How Radio 4 was the Professor Higgins to my Eliza Dolittle…
by Pseud O'Nym
One of the most depressing features of my brain injury is that it has transformed my voice into something that sounds alien to me. My voice, such as it now exists, is only a dull monotone with no gradiation in tone, meaning that I can’t emphasize certain words. Partly this is due to my inability to adequately control the small muscles in my mouth. Given that I have difficulty enough controlling of small muscles, controlling lots of small muscles that are independent of each other is somewhat problematic. My speech therapist perseveres gamely but after such a period between the injury and now, my motivation is at rock bottom. This is in no way related to the fact that my speech therapist recommends chunking.
Chunking is not an exotic sexual practice like tea-bagging, but rather a device whereby one takes a deep breath and then on the out breath speaks. In my case it has been decided through trial, and quite a lot of error, that my optimum capacity for speech is four syllables before having to take another deep breath. Lends itself rather well to witty repartee, I don’t think. And that precisely is the problem. On my outgoing answer phone message is my voice as it used to sound and it serves as a cruel reminder of exactly how much I’ve lost. Part of my problem now is with plosive sounds, these are the sounds of any word beginning with the letters b or p that burst forth from your mouth in a short explosive sound. As I have trouble controlling my mouth sufficiently this can be something more miss than hit.
Also my speech therapist has drawn my attention to my tongue placement, not that I’ve had any complaints about my tongue placement from women in the past, I was always able to control my tongue and its movements, but now my tongue is a major problem to effective speech. By the same token my speech therapist also informs me that my lack of movement in my mouth is in some way related to my habit of stabilizing my jaw to stabilize my system. In other words the learnt behaviour I’ve built up over the last few years is the very thing that hampers my attempts at normalish speech. How times have changed.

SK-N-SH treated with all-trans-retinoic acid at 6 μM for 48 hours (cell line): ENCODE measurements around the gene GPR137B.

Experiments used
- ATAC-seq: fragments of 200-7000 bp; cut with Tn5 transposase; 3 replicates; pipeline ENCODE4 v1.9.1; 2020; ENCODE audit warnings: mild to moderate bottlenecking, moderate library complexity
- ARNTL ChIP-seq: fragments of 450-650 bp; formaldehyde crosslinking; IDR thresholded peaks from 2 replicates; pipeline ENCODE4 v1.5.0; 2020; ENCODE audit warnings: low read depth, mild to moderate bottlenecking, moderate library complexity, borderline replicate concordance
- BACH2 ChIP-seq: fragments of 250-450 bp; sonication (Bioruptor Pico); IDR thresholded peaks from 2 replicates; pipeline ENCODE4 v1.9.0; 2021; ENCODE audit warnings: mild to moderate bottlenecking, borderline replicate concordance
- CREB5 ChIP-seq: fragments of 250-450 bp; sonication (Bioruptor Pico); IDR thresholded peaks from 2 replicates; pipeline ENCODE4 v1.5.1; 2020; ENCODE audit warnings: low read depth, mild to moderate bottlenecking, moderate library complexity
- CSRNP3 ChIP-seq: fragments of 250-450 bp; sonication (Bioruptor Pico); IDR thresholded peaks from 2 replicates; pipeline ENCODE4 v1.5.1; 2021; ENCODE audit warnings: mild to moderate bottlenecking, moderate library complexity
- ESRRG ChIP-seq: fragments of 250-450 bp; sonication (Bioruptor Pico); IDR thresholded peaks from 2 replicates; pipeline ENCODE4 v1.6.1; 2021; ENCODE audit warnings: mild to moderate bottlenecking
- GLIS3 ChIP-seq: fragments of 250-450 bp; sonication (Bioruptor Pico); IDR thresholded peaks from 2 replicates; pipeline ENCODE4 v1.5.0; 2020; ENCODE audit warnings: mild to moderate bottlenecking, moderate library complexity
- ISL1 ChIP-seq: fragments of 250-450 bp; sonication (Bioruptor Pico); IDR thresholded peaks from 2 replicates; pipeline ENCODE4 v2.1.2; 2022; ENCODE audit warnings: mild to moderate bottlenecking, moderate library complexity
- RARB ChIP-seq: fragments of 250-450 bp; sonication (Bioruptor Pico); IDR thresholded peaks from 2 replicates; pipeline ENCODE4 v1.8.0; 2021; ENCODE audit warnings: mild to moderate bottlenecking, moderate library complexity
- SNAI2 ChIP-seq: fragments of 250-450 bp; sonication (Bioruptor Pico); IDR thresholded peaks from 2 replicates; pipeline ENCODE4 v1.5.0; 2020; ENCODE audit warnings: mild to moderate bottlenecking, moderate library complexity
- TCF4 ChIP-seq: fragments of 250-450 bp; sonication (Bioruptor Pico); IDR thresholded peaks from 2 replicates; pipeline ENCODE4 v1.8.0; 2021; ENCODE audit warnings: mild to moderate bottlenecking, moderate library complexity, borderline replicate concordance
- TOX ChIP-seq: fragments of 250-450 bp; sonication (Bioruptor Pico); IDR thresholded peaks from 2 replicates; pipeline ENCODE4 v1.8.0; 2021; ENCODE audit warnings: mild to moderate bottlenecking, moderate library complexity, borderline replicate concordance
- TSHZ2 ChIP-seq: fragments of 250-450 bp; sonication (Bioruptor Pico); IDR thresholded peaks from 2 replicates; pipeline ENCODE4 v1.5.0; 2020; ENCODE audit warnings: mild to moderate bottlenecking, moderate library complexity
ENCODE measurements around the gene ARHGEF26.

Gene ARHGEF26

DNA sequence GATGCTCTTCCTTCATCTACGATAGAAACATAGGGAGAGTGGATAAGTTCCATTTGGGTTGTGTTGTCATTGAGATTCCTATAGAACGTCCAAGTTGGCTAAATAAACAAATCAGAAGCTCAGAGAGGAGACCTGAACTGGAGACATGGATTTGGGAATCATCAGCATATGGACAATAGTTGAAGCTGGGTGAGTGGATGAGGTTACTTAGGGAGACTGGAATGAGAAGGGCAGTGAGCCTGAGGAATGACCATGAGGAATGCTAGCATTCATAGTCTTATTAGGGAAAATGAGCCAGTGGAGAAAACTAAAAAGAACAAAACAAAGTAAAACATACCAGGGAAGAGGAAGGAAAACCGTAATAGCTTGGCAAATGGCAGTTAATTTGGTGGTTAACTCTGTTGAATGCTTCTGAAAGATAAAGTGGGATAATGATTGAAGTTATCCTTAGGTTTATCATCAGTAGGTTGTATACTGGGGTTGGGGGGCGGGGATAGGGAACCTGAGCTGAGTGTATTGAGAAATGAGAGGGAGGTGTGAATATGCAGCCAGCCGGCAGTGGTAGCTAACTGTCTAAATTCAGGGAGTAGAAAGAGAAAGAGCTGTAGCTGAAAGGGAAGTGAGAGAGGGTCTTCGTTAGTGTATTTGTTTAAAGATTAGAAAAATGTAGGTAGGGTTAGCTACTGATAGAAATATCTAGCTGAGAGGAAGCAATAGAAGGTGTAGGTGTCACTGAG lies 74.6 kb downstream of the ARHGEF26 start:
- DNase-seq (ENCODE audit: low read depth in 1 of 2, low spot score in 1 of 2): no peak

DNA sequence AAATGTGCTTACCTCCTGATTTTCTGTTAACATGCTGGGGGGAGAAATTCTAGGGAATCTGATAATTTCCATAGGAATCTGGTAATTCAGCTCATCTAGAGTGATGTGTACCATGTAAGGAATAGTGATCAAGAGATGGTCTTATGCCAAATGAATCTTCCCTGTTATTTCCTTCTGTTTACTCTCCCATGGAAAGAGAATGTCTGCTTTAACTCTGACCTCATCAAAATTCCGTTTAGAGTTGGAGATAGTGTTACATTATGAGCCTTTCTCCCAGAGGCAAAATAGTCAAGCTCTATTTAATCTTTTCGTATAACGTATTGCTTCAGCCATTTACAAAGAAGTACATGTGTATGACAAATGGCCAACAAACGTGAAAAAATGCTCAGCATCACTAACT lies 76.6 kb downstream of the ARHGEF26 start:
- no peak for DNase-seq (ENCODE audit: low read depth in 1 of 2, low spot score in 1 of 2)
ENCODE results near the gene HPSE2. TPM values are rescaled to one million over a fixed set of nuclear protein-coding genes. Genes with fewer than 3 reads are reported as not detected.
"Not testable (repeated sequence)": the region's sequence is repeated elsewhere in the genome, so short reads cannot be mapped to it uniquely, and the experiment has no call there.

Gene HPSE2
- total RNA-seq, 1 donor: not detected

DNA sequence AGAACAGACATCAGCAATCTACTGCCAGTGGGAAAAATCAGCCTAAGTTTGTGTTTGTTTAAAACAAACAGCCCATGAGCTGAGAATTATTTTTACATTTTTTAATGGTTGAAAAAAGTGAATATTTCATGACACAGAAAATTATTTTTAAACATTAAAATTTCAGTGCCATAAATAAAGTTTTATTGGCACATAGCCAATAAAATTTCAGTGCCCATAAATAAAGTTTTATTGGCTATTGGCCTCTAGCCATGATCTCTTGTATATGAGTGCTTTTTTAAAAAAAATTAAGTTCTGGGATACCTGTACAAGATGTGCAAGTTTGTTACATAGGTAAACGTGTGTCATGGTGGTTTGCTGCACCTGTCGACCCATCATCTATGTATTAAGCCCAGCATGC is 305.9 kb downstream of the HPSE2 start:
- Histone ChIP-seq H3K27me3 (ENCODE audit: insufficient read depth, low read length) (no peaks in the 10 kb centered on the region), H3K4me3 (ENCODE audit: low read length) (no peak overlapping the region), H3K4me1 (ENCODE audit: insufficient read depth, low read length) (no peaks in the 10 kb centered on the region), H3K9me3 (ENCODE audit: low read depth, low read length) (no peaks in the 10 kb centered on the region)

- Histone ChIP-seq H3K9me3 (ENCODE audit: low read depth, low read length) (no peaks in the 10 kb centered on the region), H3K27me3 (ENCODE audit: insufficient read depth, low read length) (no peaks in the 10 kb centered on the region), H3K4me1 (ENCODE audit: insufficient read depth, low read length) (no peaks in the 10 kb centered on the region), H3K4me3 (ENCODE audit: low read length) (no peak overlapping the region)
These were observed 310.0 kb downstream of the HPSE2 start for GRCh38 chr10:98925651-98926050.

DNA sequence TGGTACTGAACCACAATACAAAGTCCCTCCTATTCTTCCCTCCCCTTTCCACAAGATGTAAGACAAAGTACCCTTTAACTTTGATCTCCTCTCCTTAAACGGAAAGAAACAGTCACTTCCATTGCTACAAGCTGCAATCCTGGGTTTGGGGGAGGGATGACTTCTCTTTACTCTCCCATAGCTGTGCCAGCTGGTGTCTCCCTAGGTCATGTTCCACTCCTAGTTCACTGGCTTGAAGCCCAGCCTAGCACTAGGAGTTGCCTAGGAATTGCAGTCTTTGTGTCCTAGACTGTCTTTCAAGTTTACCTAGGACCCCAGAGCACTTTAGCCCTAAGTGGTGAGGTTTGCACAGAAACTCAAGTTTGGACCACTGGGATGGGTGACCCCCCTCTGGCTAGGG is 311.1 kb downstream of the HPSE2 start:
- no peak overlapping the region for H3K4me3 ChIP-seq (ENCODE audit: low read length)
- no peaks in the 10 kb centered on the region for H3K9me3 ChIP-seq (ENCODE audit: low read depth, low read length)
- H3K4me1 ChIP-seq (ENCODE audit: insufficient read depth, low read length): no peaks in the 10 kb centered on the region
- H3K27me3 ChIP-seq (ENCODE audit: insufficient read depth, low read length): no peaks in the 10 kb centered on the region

Back when I was in my late teens I had occasion to appear on a TV chat show where I was designated to ask a question. Up until then I’d always managed to convince myself that any recording of my voice that sounded dreadful was due largely to the poor quality of the recording equipment. That fallacy was certainly shattered when I saw the broadcast programme. There in full stereo were quite clearly awful sounds emanating forth from my mouth. I resolved at once to do something about it, so I did what anybody wishing to improve the way they spoke, would do. I immediately turned to the best example of spoken English I could find.
This was of course Radio 4, in a time well before the craze for regional accents plagued the airwaves. I listened to Radio 4 religiously and over the course of 5 years I changed the way I spoke. Quite what my parents or my brother made of this I neither knew nor cared. So successful was the transformation that upon first meeting me people would think I’d been to public school and when I would protest I hadn’t, they would assume I was being disingenuous. That was until they met my brother. He sounds like an Eastend geezer and liberally adorns his speech with swear words. One could almost see the quizzical looks as people thought ‘You’re brothers?’.
Some years ago, around a dinner table, a friend remarked that she’d never heard me argue. I explained my theory of arguments. That people often said things in the heat of the moment and their opponent was forced to retaliate, so that it resembled more a verbal escalation of conflict. By my remaining calm this also had the beneficial effect of making the opponent even angrier. At this she foolishly said that if I ever shouted at her that she wouldn’t cry but laugh instead because she’d the whole idea of me shouting at anyone, utterly implausible. At this I did what anyone would do. I grabbed a pen and some paper and got her to sign her rash promise, which I then laminated and kept safe. Fast forward a few years later and you can guess what happened. Yes, we were going out, and yes, we were having an argument, or rather she was having an argument. I was merely listening. And then I remembered the laminated card in my wallet, so I let rip! As expected, tears came there many. Impervious to such a tawdry show of emotion I continued, as did her waterworks. I produced the laminated card and told her she should be laughing. For some inexplicable reason this only made things worse. I tell you this as a warning, I am not a nice person and if the person concerned is reading this, I would like to apologise.
Like being the operative word.
Next time…the almost Scrooge guide to Christmas shopping…